Alport Syndrome

How to Cite This Chapter: Singh B, Miller M, Gangji A, Klinger M, Drabczyk R. Alport Syndrome. McMaster Textbook of Internal Medicine. Kraków: Medycyna Praktyczna. Accessed May 28, 2024.
Last Updated: June 24, 2022
Last Reviewed: June 24, 2022
Chapter Information

Definition and EtiologyTop

Alport syndrome (AS) is a hereditary nephropathy caused by abnormal synthesis of type IV collagen alpha chains, which leads to damage of the glomerular basement membranes. AS is most commonly X-linked (in ~80% of patients). A fully symptomatic disease occurs in men, while women are carriers or have a milder form of the disease. Other types of AS have autosomal inheritance (either autosomal recessive or autosomal dominant), occur in both sexes, and have a course similar to a milder variant of X-linked AS.

Clinical FeaturesTop

Microscopic hematuria, progressive nephritis, proteinuria, declining renal function, sensorineural deafness, and ocular manifestations are observed. End-stage renal disease (see Chronic Kidney Disease) occurs in almost all men and usually develops by their second and third decades of life. Most patients have high-frequency sensorineural hearing loss. Various ocular lesions, such as anterior lenticonus, maculopathy, corneal endothelial vesicles, and bilateral posterior subcapsular cataract can occur. Ocular or ear problems are never congenital and usually become apparent by late childhood to early adolescence.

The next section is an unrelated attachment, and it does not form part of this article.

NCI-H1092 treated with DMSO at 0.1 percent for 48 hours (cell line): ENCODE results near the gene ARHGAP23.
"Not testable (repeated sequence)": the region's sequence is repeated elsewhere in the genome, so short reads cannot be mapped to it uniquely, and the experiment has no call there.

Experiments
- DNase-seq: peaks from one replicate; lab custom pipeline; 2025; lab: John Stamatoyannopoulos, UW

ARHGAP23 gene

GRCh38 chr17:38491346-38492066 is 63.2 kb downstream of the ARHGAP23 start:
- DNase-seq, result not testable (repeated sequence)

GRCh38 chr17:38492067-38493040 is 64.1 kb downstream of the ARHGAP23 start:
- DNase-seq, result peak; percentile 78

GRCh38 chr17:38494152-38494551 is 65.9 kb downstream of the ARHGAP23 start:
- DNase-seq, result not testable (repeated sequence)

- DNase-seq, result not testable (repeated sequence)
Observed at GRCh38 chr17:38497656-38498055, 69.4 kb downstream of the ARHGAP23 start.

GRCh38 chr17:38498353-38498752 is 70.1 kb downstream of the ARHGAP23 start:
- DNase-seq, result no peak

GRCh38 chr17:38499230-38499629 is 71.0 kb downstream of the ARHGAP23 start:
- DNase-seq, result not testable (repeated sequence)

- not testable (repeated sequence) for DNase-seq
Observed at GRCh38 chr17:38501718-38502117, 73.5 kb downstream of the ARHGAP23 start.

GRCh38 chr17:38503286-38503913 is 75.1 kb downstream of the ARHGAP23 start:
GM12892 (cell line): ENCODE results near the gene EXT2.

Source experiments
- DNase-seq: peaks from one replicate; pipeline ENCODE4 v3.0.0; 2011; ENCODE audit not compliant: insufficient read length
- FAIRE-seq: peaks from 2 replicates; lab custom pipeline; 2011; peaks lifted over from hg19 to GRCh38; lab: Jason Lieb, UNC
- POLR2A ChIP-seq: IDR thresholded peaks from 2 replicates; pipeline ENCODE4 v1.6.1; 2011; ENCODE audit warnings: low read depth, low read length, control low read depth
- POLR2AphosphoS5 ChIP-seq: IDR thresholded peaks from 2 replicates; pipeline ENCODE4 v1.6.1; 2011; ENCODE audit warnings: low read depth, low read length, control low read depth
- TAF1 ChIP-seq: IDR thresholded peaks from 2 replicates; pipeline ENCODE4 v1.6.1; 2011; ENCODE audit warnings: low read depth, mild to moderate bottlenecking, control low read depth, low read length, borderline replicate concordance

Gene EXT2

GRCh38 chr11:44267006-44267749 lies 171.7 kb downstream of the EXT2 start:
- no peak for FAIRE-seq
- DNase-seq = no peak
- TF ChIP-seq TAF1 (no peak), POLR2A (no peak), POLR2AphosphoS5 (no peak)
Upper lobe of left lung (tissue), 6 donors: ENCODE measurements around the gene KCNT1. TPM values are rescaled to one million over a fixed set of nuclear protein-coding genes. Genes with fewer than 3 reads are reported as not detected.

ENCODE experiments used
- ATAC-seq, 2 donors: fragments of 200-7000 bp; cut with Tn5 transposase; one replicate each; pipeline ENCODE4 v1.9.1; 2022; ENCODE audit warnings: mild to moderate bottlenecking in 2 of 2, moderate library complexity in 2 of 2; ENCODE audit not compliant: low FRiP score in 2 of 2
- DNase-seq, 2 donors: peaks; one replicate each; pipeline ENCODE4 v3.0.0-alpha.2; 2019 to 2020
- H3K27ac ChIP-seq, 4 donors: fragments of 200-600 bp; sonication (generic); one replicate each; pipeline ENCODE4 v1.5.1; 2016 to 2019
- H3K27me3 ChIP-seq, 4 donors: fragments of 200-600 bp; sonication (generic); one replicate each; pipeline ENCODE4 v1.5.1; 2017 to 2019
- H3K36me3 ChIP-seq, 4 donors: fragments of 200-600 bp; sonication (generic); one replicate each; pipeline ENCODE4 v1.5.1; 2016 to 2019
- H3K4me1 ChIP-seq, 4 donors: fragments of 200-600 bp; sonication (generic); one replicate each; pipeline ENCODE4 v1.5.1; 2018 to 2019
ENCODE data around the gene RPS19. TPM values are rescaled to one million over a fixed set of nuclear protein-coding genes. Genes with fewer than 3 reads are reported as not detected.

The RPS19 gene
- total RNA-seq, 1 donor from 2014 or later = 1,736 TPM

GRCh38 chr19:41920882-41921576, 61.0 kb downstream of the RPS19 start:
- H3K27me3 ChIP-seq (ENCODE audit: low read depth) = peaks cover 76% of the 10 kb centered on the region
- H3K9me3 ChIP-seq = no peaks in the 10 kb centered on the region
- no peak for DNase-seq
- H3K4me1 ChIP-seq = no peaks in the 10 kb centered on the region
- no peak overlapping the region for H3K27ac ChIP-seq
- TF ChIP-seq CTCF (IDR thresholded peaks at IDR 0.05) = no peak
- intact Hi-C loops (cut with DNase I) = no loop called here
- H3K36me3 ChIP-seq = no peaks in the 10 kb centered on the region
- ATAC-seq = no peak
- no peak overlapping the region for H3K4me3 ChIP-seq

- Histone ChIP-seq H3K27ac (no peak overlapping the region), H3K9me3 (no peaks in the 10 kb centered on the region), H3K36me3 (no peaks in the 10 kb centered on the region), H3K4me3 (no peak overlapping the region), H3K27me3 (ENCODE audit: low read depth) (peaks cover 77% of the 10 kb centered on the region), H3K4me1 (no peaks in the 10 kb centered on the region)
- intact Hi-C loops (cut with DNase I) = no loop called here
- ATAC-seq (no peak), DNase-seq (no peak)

There is no curative therapy for AS; however, a registry study identified that therapy with angiotensin-converting enzyme inhibitors (ACEIs), angiotensin receptor blockers (ARBs; with original evidence being available mostly for ACEIs), or both decreased proteinuria, delayed renal failure, and improved life expectancy.Evidence 1Strong recommendation (benefits clearly outweigh downsides; right action for all or almost all patients). Moderate Quality of Evidence (moderate confidence that we know true effects of the intervention). Quality of Evidence lowered due to observational data and increased from low to moderate due to sibling control and effect size. Gross O, Licht C, Anders HJ, et al. Early angiotensin-converting enzyme inhibition in Alport syndrome delays renal failure and improves life expectancy. Kidney Int. 2012 Mar;81(5):494-501. doi: 10.1038/ki.2011.407. Epub 2011 Dec 14. PMID: 22166847. At present renal transplant is the only available treatment of AS.

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